Shop now Shop now Shop now Shop Cyber Monday Deals Week in Fashion Cloud Drive Photos Shop now Learn More Shop now DIYED Shop now Shop Fire Shop Kindle Listen in Prime Shop now Shop now

Customer Reviews

4.1 out of 5 stars7
4.1 out of 5 stars
5 star
4 star
3 star
2 star
1 star
Your rating(Clear)Rate this item

There was a problem filtering reviews right now. Please try again later.

Showing 1-4 of 4 reviews(4 star).Show all reviews
16 of 16 people found the following review helpful
on 2 June 2005
The main problem with this sort of book is that you won't buy it unless you're already concerned (and presumably at least somewhat familiar) with the issues. Having spent quite a bit of time on the various "peak oil" websites, I found my view confirmed rather than challenged. There's lots of interesting ideas and informative stuff here (I loved the little story about the disintegrating raft!) but the people who need to read it probably aren't going to. Maybe the best approach is to buy it, read it, and then pass it on.
0CommentWas this review helpful to you?YesNoReport abuse
8 of 9 people found the following review helpful
on 17 May 2006
Richard Heinberg's perspective, that all living organisms including humans are simply "energy processing systems" is compelling. For most of our existance, we humans have been living on the incidental energy of the sun, received on an annual basis: animal and human muscle power derived from vegetation; heat from wood; wind for windmills and sailing boats. The 200 year fossil fuel age has been a very unusual interlude when we have had available to us the stored energy from ancient sunlight collected over millions of years, which is what fossil fuels are.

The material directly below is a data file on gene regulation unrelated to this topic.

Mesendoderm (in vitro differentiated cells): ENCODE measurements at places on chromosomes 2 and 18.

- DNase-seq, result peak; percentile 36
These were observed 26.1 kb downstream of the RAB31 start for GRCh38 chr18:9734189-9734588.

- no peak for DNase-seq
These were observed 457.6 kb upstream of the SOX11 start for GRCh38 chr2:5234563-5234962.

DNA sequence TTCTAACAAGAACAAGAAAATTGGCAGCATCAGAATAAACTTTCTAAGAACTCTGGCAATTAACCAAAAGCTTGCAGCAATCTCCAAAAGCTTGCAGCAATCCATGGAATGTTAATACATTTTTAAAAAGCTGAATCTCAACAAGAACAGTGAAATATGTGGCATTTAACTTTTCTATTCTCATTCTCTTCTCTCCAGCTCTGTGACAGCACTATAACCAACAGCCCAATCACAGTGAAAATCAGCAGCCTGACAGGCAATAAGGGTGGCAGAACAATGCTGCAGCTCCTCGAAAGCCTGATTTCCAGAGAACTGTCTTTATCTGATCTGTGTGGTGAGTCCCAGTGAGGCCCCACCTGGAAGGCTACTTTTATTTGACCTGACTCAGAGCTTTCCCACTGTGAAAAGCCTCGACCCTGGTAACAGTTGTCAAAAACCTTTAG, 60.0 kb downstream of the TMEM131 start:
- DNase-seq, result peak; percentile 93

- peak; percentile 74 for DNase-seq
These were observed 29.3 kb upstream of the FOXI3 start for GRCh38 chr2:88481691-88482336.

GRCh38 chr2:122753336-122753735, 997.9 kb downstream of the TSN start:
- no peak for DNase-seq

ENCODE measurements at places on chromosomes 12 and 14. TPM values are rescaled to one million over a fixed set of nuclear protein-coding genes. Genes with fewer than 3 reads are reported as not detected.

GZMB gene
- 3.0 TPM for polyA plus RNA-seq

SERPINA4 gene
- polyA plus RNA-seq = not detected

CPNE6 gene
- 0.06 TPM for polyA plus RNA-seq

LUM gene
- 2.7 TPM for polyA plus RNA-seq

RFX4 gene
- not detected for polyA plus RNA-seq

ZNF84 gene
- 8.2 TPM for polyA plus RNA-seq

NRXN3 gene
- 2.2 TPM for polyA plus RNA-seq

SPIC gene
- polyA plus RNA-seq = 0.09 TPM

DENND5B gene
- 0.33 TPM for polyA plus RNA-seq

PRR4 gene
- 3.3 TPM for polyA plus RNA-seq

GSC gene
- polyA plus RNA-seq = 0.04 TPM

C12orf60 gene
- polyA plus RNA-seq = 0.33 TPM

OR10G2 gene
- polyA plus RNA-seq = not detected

His book examines the consequences of us reaching the high-water mark in the fossil-fuel age and our choices for the future. Do we intelligently manage energy descent or fight a hopeless fight to maintain the status quo. The latter choice means we will still descend in energy terms but it will be truly terrible for all of us.

We have a choice to thrive non-materially whilst living more simply, with a significantly reduced human population, travelling and trading less. Or we destroy so much of what we have achieved and risk losing everything, like the Easter Islanders and the Greenland Norse.
0CommentWas this review helpful to you?YesNoReport abuse
on 12 May 2014
Peak oil, the slow protracted decline of humanity, resource wars and population collapse do not make good bed time reading. The book is however extremely interesting and does make some valid points about our unsustainable behaviour. Even though it was written around 2003 and is a bit dated in places the authors 'predictions' about the future are not far off. The question is, what group of people do you fit into?
0CommentWas this review helpful to you?YesNoReport abuse
on 28 October 2009
Well, all books contain a bit of padding and this one does.

Worth a read to stimulate the imagination.
0CommentWas this review helpful to you?YesNoReport abuse

Send us feedback

How can we make Amazon Customer Reviews better for you?
Let us know here.